Musée du Louvre across Place du Carrousel
Thursday - day 6 (continued)
Louis XIV moved his household to the Palace of Versailles in the late 17th century and the building was used by the Académie des Inscriptions et Belles Lettres and the Académie Royale de Peinture et de Sculpture for a century. On August 10, 1793, the Louvre opened as a museum exhibiting 537 paintings. It has since grown to be one of the largest museums in the world and the most visited.
Admission to the Louvre is very reasonable at only €9.50 for a full day of access.
Unless they were just walking through the halls and didn't stop to admire the art, no one could see all of the Louvre in an afternoon, so we decided to take a leisurely trip past the three most visited pieces of art, with as many stops as we wanted along the way and a stroll around to the new (2009) display of stained-glass windows by Francois Morellet.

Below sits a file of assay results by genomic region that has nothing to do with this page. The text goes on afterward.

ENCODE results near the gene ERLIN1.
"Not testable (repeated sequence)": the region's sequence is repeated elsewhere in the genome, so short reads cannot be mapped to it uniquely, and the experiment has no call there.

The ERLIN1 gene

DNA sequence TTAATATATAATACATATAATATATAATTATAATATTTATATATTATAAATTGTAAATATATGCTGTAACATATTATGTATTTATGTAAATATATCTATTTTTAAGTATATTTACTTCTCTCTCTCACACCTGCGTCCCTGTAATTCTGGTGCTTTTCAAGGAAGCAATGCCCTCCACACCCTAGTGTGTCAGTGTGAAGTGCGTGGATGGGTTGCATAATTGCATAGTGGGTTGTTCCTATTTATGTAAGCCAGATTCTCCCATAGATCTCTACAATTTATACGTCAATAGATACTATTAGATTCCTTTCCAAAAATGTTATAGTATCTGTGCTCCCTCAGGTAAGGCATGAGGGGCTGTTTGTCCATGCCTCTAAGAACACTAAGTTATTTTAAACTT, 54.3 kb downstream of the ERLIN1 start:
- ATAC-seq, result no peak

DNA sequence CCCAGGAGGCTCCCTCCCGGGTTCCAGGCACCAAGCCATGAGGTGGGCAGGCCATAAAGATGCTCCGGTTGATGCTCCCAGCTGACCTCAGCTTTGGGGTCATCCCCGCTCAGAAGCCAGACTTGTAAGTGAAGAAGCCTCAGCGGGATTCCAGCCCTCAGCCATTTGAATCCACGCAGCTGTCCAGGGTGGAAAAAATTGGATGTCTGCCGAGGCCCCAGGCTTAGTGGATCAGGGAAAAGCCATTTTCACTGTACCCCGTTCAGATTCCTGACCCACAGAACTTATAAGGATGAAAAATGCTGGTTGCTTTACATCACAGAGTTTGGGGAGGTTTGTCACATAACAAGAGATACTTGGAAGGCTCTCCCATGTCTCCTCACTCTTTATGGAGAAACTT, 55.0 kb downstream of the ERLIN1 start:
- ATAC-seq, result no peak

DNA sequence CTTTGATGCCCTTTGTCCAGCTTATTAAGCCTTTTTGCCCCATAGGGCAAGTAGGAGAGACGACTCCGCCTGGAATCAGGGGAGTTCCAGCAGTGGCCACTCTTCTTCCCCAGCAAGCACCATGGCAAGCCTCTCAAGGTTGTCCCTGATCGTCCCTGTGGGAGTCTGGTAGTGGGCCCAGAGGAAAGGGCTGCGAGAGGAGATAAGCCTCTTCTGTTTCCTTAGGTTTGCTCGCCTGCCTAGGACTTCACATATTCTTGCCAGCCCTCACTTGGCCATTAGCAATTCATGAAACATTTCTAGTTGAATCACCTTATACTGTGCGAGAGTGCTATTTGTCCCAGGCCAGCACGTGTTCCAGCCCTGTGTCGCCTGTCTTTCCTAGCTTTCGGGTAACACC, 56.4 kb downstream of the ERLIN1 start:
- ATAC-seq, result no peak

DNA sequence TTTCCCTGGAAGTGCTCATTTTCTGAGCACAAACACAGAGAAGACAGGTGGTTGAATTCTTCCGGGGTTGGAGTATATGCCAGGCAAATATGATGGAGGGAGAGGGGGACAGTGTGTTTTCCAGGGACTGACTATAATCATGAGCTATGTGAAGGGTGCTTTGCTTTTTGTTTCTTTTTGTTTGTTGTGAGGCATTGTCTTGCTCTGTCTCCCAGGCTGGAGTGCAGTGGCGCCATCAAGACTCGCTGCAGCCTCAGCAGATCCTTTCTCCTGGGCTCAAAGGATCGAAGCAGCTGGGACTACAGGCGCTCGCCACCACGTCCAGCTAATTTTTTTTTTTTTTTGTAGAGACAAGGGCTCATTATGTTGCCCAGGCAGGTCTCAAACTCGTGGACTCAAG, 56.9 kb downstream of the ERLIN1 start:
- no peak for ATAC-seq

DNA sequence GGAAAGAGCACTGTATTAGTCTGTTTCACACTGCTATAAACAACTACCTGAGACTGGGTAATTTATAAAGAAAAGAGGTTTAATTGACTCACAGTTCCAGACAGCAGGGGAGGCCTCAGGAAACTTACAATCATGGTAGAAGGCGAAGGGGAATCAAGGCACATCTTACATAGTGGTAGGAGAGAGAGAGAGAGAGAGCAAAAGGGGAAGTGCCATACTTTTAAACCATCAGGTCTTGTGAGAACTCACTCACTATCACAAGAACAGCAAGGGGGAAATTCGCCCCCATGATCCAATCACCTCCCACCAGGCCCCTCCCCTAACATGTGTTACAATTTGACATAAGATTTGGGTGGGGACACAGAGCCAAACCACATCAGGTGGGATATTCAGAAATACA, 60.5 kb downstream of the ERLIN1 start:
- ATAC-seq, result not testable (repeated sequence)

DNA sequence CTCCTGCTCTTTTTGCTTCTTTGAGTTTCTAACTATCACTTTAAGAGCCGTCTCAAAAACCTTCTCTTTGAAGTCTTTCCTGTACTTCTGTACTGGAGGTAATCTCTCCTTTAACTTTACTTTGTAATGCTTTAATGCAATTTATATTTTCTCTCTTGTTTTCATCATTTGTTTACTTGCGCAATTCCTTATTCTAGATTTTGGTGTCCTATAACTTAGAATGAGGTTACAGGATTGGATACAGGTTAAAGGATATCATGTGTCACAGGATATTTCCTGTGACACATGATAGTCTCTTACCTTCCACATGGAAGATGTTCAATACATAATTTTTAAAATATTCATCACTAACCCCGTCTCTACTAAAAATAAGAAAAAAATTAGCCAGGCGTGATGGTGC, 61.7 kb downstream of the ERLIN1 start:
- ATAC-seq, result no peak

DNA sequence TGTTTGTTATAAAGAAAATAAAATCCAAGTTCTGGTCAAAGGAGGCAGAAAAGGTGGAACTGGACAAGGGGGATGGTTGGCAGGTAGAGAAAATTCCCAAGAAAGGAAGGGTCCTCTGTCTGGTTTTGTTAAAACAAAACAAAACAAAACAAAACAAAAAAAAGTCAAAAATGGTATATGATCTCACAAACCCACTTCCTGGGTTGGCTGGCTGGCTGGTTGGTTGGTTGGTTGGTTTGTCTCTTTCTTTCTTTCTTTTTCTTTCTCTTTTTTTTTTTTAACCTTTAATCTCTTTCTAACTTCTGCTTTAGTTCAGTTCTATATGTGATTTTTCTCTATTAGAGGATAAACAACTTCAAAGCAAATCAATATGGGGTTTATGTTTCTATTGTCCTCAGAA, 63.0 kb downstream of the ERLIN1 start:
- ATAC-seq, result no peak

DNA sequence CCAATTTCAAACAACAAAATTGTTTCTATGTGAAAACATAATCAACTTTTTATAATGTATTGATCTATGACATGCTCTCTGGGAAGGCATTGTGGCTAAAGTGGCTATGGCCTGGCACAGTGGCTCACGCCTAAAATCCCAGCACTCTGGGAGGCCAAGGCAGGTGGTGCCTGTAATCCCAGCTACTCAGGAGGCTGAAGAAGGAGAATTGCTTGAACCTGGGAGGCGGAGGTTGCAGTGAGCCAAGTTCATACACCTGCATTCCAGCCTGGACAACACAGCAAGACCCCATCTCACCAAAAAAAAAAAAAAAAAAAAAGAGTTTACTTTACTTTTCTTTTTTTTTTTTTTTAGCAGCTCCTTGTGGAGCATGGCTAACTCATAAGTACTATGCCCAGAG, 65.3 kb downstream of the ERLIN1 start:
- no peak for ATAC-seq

The three most popular pieces of art in the Louvre are the Venus de Milo, Winged Victory and the Mona Lisa. Signs make it easy to go directly to the three works and many visitors to the museum do little more than race to the three and leave. But they miss so much! Not just the tens of thousands of other pieces of art, but the building itself. If all of the art displays were removed, the Palais du Louvre would still be one of the finest displays of art and architecture in the world.
copyright 2010 by Keith Stokes.